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'Grease' Trivia: 17 Facts You Probably Didn't Know About The Movie

Music | December 12, 2017

John Travolta and Olivia Newton John attend a party following the gala premiere of 'Grease.' The party was held on a Paramount sound stage that was decorated like a high school gym and cafeteria. Source: Bettmann/Getty

Released in 1978, Grease starred John Travolta as Danny, Olivia Newton-John as Sandy, Stockard Channing as Rizzo, Jeff Conway as Kenickie, Didi Conn as Frenchy, Jamie Donnelly as Jan, Dinah Manoff as Marty, Barry Paul as Doody and Michael Tucci as Sonny. The production was a musical, romantic comedy set in the 1950’s. It chronicled the lives and antics of a group of high school friends.

You may not have been aware of the countless happenings, behind the scenes as well as things that happened right under our noses, on screen, that we missed. How much of the trivia below did you actually know?

• In the stage shows before Grease was made into a film, Jeff Conaway, who plays Kenickie, played Danny and John Travolta played Doody. Richard Gere also auditioned to play Danny in the movie, but John was given the part because of his role in Saturday Night Fever. Also, Didi Conn, who plays Frenchy, wanted to play Rizzo.

The School Was Named For A Singer Who Wasn't Famous Yet

• The fictitional Rydell High was actually named with 1960’s teen idol Bobby Rydell in mind.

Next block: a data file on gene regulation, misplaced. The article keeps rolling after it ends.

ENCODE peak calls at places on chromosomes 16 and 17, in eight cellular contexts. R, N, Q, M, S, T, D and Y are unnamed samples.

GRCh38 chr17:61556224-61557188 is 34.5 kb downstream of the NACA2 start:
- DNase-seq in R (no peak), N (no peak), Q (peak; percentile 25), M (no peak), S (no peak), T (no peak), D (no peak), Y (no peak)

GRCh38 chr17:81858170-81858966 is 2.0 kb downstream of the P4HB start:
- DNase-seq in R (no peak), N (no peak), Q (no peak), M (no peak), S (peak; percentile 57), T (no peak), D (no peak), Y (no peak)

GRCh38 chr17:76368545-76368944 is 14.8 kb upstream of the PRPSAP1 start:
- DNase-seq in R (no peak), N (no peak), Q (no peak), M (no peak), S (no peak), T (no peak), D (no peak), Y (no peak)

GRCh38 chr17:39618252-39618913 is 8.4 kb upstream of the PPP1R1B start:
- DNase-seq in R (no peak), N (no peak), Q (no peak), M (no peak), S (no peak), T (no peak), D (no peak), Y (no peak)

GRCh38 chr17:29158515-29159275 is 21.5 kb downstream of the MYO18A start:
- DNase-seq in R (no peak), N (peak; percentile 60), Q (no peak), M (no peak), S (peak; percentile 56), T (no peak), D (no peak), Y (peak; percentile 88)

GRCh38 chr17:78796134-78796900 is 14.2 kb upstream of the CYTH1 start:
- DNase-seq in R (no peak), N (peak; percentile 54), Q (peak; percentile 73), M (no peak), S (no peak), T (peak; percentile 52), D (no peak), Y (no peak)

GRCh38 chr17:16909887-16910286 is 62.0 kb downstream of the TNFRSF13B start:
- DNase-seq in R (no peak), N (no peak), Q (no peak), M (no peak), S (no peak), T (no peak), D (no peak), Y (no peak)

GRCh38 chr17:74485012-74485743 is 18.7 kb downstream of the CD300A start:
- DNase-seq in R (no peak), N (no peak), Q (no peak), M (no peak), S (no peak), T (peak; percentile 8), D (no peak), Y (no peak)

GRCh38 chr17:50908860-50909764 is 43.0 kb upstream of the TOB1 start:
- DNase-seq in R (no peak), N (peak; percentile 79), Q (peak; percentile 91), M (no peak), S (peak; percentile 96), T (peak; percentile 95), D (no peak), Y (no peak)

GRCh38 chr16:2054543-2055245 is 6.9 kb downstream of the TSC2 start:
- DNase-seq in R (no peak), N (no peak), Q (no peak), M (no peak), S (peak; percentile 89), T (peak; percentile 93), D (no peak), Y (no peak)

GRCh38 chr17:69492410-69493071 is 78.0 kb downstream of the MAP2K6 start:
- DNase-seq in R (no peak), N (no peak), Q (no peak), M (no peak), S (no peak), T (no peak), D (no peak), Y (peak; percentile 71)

• John Travolta was personally responsible for coming up with the “too cool for school walk" that Danny used in the first scenes of the movie. It was his way of getting into his character and trying to create a bad boy image.

Jeff Conaway Had To Slouch

• Producers wanted Danny to appear to be taller than Kenickie, so Jeff Conaway had to walk slightly stooped and use other tricks to make himself appear shorter than he was.
• Olivia Newton-John had hardly done any acting and was terrified of the idea of starring in a big-budget musical.

Another Travolta Is In The Movie

• When a group of waitresses at the ice-cream parlor are watching the dance off on television, one of them says, "There's Danny and Sandy!" The waitress who made that statement is John Travolta's sister, Ellen Travolta.

Stockard Channing Was Too Old For High School

• Stockard Channing was 33 when Grease was being made, and she was supposed to be playing a teenager. She was also the oldest of the main cast members.

• Also, the hickeys on her neck in the film were real. Method acting!

Only One Actor Was High School Age

• Dinah Manoff was the only main cast member who was actually of high school age during the filming of the movie. She was 18 at the time. Dinah Manoff was a terrible dancer so she was not included the big dance numbers. She also momentarily lost control of that strapless, green dress she wore to the dance off and had to quickly hike it up!

• During the slumber party scene, the objects on the bed’s headboard mysteriously change.

• While Rizzo is singing "Look at Me, I'm Sandra Dee," she goes to a photo of Elvis Presley and sings, "Elvis, Elvis, let me be." This scene was actually filmed on the same day Elvis died.   

• The plastic wrap used to wrap the car during the "Greased Lightning" song scene was a blatant sexual reference. In the 50's, Saran Wrap was often used in lieu of condoms.